Tonight marks the closest approach of Neptune to 4th-magnitude Phi Aquarii. At 11 p.m. EDT, the planet lies 42″ east of the star, and the separation tightens by about 4″ with each passing hour. They come closest — 13″ apart — shortly after daybreak on the 6th. The two make a lovely contrast through a telescope all night, with Phi a ruddy point of light and Neptune showing a blue-gray disk.
Uranus (magnitude 5.7, in Aries) is well up in the east by midnight and highest in the south before the beginning of dawn.
Old Farmer’s Almanac Sky map for September – https://www.almanac.com/content/sky-map-september-2019
Goddess Month of Hesperus runs from 8/9 – 9/5
Goddess Month of Mala runs from 9/6 – 10/2
Celtic Tree Month of Muin/Vine Sep 2 – 29
Runic half-month of Raidho/Rad 8/29-9/12 – Denotes the channeling of energies in the correct manner to produce the desired results. Nigel Pennick, The Pagan Book of Days, Destiny Books, Rochester, Vermont, USA, 1992, p. 102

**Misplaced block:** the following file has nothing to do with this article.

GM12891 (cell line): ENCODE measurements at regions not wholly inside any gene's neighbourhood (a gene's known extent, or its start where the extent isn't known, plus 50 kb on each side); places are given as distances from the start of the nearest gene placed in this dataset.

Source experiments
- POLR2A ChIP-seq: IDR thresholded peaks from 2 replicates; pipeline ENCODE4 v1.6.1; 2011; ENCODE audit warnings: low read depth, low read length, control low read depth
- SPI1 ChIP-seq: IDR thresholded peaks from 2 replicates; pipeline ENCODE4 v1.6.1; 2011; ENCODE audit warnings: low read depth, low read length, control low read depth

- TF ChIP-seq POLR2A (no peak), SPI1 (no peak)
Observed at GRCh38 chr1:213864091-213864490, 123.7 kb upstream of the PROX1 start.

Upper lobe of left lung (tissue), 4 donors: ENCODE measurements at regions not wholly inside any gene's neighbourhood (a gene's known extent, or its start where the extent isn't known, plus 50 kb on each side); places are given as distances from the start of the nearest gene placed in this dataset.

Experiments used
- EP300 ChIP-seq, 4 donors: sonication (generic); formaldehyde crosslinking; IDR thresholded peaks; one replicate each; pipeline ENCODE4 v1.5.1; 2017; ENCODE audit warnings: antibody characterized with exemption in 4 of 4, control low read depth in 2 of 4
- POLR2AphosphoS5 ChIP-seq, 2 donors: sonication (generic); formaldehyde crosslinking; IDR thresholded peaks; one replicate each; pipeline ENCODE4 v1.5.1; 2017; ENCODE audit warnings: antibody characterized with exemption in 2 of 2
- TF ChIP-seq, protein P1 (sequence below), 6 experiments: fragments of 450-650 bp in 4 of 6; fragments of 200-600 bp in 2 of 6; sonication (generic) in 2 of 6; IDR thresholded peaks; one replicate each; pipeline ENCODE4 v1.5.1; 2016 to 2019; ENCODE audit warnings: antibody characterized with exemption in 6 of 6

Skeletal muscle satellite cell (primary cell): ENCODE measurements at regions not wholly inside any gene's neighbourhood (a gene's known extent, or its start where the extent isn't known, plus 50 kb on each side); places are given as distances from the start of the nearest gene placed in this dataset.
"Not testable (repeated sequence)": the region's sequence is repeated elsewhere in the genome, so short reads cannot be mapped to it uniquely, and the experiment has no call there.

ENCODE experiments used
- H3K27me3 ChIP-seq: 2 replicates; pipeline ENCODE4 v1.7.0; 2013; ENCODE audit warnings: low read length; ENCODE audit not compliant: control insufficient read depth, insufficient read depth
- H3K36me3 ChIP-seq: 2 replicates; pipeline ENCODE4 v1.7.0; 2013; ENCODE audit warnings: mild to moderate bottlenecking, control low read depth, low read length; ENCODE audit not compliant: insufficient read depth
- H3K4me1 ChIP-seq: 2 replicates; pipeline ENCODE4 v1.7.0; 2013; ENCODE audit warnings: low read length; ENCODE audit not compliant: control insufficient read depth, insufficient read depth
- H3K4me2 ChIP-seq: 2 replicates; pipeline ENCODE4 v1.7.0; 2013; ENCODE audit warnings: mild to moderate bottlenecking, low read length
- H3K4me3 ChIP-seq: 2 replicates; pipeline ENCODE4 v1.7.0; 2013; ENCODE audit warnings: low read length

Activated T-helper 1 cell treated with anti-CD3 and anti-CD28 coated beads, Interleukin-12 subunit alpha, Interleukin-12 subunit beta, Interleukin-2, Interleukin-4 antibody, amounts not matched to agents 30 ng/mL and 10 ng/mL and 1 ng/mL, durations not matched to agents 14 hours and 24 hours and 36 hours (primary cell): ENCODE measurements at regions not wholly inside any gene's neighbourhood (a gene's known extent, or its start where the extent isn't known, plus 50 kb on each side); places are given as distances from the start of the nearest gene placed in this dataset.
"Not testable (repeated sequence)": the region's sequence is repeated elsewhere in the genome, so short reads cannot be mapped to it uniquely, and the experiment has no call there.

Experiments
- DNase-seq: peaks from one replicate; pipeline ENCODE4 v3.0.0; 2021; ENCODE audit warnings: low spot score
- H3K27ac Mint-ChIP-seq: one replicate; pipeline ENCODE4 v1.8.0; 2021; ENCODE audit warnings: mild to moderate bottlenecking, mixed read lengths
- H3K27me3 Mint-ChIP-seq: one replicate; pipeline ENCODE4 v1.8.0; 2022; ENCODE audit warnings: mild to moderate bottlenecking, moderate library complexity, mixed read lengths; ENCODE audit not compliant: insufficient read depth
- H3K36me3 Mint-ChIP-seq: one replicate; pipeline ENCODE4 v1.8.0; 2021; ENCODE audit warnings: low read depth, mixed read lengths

©2019 M. Bartlett, Some parts separately copyright
Celtic Tree Month of Muin/Vine Sep 2 – 29 – Muin – (MUHN, like “foot”), vine – The grape (Vitis vinifera L.) is a vine growing as long as 35 m (115 feet), in open woodlands and along the edges of forests, but most commonly seen today in cultivation, as the source of wine, grape juice, and the grape juice concentrate that is so widely used as a sweetener. European grapes are extensively cultivated in North America, especially in the southwest, and an industry and an agricultural discipline are devoted to their care and the production of wine. Grapes are in the Grape family (Vitaceae).
Day High Tide Height Sunrise Moon Time % Moon
~ /Low Time Feet Sunset Visible
Th 5 High 6:07 AM 5.9 6:44 AM Rise 2:13 PM 35
~ 5 Low 11:45 AM 2.1 7:46 PM Set 11:49 PM
~ 5 High 5:58 PM 7.5
Affirmation/Thought for the Day – Treat each day as a new journey.